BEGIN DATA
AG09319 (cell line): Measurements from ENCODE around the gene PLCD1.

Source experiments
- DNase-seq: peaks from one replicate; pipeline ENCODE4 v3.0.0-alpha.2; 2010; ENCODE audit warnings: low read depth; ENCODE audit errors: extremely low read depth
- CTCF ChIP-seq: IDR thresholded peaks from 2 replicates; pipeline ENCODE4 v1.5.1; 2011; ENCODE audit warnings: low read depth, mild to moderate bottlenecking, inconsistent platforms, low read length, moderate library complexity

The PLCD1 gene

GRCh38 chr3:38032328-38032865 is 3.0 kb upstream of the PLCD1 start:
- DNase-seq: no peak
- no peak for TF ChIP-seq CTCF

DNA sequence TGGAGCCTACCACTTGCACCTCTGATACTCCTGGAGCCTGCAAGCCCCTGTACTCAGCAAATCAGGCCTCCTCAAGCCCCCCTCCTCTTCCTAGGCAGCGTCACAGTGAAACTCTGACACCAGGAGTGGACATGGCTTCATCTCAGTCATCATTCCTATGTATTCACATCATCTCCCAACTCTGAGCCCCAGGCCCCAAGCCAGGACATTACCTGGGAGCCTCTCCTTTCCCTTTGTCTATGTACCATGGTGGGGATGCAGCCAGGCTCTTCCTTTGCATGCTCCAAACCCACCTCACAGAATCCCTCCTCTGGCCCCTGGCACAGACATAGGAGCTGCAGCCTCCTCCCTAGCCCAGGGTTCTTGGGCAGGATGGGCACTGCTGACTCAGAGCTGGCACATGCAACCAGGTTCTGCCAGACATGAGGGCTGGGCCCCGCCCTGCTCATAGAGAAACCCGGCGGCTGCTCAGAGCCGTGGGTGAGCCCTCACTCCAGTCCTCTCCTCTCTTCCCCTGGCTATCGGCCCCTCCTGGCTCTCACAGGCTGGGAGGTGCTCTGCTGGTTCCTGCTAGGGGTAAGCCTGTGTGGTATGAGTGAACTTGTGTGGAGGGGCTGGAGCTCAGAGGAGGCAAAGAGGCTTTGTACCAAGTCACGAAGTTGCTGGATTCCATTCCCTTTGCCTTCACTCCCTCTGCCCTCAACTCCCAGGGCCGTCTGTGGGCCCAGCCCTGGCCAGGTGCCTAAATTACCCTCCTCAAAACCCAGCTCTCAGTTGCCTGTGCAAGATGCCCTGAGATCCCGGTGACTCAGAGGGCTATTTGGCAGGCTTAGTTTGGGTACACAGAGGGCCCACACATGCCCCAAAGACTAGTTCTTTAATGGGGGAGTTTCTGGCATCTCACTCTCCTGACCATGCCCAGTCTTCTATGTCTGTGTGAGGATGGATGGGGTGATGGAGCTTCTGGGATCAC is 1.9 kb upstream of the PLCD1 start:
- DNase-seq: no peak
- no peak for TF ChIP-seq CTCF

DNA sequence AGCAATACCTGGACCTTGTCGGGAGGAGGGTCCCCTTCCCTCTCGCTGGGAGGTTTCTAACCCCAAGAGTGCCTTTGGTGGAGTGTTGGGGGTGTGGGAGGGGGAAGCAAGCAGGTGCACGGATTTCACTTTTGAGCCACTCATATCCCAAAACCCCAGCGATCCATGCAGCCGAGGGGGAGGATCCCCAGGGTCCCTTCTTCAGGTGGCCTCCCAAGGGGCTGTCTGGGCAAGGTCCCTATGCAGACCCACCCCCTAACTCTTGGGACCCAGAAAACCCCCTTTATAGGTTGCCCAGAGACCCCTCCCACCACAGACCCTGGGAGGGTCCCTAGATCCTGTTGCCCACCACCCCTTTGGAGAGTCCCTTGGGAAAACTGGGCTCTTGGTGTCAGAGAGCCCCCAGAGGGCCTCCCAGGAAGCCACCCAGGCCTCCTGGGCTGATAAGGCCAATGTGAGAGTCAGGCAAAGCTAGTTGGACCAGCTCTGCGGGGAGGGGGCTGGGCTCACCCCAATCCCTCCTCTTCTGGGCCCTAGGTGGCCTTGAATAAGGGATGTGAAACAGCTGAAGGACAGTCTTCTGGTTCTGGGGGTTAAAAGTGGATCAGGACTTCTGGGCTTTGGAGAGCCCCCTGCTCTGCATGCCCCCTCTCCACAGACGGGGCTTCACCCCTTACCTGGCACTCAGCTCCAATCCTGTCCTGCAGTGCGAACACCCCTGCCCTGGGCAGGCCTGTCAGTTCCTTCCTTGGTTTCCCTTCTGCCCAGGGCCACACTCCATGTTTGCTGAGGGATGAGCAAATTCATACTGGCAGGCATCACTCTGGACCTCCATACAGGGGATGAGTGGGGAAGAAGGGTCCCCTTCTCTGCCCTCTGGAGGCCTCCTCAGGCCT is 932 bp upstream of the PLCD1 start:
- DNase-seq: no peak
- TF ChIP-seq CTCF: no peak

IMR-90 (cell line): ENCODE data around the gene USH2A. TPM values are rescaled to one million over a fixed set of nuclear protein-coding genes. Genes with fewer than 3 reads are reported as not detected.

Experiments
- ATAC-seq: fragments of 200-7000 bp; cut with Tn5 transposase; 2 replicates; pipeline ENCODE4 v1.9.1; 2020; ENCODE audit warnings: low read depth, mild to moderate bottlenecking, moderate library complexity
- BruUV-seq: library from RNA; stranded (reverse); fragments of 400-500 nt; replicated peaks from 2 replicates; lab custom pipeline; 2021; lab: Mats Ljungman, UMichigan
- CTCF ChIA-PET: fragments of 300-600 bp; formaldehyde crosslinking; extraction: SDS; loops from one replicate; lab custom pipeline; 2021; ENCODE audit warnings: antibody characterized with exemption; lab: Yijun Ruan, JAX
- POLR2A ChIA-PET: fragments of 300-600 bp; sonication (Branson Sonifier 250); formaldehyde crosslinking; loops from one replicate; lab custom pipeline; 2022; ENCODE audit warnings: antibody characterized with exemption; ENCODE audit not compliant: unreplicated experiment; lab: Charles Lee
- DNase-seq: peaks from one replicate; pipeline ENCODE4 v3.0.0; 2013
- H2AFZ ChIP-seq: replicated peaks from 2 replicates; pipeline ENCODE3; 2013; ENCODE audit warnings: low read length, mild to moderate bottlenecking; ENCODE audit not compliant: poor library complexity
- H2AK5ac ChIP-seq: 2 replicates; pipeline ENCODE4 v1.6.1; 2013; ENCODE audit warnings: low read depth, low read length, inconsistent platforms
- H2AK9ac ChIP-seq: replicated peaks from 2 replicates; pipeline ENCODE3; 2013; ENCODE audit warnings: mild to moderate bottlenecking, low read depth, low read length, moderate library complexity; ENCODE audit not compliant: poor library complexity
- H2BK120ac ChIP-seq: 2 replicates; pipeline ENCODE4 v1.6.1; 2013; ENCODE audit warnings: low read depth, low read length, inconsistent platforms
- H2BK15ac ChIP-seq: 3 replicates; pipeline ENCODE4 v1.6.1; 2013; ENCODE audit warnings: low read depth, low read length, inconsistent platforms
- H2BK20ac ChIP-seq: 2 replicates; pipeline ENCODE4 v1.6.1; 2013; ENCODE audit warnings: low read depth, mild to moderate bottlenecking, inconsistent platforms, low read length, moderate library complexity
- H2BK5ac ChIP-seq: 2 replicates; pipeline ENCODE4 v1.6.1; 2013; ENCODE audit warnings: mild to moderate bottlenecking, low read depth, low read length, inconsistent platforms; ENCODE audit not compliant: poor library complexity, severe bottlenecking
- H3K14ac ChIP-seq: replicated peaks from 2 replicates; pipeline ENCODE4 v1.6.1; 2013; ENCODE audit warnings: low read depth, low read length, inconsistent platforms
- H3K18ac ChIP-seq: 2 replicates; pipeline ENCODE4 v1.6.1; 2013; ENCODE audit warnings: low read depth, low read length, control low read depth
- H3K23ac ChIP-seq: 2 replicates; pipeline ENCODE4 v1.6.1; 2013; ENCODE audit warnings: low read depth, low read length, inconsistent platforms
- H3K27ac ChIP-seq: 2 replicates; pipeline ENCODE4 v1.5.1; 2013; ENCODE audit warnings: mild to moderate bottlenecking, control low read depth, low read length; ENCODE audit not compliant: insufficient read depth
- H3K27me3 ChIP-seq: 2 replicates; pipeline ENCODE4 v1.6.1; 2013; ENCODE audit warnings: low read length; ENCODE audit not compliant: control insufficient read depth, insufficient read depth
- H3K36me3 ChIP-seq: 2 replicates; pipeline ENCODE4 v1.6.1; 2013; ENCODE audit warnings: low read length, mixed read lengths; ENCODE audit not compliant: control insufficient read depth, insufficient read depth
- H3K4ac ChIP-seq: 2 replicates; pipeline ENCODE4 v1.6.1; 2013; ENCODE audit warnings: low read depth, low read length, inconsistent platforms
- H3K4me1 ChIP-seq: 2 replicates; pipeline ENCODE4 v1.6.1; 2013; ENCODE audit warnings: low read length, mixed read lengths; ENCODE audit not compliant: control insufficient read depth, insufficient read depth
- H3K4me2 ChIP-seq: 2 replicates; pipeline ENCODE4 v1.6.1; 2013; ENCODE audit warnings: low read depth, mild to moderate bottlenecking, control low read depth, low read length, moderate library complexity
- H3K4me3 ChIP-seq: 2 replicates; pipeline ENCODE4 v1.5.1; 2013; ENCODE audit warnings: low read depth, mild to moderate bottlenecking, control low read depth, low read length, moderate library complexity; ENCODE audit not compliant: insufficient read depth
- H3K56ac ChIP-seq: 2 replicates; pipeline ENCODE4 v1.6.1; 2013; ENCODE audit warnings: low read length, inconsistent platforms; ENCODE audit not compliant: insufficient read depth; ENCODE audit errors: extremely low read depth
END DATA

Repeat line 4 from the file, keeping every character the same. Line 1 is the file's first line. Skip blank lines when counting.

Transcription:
- CTCF ChIP-seq: IDR thresholded peaks from 2 replicates; pipeline ENCODE4 v1.5.1; 2011; ENCODE audit warnings: low read depth, mild to moderate bottlenecking, inconsistent platforms, low read length, moderate library complexity